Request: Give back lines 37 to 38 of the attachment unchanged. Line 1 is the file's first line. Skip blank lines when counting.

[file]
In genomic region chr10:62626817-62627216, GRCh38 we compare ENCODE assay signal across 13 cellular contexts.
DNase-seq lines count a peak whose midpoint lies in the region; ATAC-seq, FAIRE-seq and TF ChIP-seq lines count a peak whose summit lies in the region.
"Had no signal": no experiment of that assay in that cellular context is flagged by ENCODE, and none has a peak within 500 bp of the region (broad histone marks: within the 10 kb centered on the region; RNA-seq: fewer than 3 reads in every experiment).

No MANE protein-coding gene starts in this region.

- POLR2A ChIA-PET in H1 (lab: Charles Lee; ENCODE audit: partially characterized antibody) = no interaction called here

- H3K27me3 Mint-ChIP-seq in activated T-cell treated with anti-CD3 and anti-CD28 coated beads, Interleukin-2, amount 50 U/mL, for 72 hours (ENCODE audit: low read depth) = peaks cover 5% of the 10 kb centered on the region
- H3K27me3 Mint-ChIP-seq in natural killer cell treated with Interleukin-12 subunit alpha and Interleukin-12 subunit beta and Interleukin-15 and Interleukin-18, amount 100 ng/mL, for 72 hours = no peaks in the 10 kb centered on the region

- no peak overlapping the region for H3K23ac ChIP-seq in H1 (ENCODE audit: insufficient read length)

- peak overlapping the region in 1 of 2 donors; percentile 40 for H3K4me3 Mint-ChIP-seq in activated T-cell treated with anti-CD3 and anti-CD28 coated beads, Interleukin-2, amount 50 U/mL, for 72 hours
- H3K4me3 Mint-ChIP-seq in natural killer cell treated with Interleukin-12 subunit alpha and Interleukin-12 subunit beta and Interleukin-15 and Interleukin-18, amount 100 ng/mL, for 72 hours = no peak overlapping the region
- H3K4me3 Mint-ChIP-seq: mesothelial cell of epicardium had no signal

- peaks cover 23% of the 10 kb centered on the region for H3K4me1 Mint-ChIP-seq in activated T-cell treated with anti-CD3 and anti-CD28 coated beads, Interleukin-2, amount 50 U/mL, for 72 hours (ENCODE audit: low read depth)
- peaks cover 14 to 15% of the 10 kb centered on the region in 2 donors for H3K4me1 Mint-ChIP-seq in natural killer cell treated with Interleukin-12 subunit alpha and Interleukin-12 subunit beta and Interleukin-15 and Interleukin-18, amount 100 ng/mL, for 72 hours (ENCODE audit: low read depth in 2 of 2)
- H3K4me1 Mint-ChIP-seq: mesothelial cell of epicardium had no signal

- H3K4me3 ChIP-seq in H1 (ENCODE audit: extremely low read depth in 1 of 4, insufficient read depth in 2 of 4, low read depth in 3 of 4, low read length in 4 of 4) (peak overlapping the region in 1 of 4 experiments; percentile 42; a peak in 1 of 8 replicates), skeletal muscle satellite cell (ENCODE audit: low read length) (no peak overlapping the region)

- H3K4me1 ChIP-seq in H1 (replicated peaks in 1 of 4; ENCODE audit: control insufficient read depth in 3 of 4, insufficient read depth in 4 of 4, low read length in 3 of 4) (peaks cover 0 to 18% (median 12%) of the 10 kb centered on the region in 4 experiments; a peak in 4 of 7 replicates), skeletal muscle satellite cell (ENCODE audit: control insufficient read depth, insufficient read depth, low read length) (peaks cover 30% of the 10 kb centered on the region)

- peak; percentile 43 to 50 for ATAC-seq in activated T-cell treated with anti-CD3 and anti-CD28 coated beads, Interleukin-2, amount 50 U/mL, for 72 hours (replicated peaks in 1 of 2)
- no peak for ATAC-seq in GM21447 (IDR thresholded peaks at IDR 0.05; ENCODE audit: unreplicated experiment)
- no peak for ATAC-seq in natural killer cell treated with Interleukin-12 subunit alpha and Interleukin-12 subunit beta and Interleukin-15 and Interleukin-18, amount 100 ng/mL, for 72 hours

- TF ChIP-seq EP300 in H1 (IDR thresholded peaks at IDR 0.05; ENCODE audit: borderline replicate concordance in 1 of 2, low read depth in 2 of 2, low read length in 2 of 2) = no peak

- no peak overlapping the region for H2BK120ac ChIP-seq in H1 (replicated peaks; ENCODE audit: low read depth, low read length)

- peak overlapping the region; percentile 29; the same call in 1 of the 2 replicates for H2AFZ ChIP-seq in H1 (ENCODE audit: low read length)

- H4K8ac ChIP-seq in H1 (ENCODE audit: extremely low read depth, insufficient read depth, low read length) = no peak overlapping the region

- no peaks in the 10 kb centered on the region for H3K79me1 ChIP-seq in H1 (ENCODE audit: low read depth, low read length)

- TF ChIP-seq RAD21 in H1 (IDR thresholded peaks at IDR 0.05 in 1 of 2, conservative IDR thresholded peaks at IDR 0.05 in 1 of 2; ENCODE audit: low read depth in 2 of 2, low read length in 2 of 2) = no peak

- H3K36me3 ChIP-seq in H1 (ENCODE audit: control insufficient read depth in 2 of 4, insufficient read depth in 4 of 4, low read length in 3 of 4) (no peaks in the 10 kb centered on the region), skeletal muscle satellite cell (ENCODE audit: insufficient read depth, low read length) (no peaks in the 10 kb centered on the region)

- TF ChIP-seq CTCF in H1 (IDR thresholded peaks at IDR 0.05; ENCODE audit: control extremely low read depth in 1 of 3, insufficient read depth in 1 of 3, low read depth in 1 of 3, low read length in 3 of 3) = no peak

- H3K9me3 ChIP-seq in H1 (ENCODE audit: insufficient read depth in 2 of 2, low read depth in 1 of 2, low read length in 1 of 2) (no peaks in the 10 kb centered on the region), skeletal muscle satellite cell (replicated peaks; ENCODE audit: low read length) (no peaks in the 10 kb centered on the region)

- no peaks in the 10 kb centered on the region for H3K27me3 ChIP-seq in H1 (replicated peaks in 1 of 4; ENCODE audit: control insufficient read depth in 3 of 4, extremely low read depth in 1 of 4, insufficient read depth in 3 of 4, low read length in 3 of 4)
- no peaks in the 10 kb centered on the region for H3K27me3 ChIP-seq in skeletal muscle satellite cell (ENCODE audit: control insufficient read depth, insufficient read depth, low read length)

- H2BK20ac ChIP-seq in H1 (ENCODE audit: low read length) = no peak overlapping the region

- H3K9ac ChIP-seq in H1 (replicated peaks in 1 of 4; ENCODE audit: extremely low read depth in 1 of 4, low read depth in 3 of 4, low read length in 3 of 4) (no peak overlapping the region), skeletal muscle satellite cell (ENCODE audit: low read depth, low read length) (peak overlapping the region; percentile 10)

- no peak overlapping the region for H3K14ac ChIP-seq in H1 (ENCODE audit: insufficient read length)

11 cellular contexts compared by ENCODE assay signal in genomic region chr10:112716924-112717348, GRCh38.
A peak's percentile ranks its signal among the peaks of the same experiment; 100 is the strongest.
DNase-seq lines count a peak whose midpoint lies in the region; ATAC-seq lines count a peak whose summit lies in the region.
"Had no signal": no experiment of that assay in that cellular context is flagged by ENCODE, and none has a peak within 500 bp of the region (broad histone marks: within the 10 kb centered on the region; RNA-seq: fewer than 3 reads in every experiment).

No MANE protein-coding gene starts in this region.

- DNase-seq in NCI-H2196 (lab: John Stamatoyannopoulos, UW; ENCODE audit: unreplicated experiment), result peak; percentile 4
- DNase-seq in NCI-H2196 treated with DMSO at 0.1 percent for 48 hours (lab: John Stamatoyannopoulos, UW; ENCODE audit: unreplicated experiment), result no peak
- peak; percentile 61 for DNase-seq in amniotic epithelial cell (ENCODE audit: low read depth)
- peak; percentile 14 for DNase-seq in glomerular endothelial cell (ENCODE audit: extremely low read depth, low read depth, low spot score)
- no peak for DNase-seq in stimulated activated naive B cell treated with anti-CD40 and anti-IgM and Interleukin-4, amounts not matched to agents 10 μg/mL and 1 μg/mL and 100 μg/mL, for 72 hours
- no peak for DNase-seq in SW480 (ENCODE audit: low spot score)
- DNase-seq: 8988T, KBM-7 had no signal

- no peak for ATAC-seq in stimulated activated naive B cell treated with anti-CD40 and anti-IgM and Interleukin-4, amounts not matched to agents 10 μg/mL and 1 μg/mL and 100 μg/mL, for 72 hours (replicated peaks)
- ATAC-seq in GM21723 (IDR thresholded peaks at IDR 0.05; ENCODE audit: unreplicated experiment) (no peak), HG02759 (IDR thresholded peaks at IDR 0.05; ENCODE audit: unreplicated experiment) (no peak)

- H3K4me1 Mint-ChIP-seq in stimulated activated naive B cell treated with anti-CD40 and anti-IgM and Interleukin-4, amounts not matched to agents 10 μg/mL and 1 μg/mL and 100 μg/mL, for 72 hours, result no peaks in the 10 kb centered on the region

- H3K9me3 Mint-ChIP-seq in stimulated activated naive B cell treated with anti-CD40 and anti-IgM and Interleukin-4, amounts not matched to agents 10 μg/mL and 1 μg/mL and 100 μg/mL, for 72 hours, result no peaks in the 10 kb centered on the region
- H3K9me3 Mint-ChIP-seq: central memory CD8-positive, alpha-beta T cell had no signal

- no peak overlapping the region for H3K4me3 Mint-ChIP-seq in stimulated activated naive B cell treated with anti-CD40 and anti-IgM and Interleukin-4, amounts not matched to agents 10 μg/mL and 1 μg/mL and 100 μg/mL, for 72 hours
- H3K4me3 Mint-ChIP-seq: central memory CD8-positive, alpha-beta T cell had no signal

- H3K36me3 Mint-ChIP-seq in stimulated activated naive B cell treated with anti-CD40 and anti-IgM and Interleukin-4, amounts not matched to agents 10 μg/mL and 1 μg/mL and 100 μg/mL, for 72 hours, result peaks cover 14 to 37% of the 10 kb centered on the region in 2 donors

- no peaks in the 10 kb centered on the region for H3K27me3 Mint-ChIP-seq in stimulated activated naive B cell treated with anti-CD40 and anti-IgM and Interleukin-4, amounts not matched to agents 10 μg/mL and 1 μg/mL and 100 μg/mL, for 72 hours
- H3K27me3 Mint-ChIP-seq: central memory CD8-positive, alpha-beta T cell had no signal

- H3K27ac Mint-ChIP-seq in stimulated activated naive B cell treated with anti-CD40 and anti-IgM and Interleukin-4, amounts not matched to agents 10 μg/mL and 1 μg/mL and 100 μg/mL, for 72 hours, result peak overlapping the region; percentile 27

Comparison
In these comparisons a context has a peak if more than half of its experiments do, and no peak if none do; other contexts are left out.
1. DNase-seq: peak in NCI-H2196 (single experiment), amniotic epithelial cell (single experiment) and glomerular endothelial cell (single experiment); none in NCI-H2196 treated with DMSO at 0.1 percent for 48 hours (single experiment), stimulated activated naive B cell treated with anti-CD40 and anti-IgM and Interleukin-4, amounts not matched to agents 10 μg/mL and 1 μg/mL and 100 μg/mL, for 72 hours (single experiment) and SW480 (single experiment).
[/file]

"Had no signal": no experiment of that assay in that cellular context is flagged by ENCODE, and none has a peak within 500 bp of the region (broad histone marks: within the 10 kb centered on the region; RNA-seq: fewer than 3 reads in every experiment).

No MANE protein-coding gene starts in this region.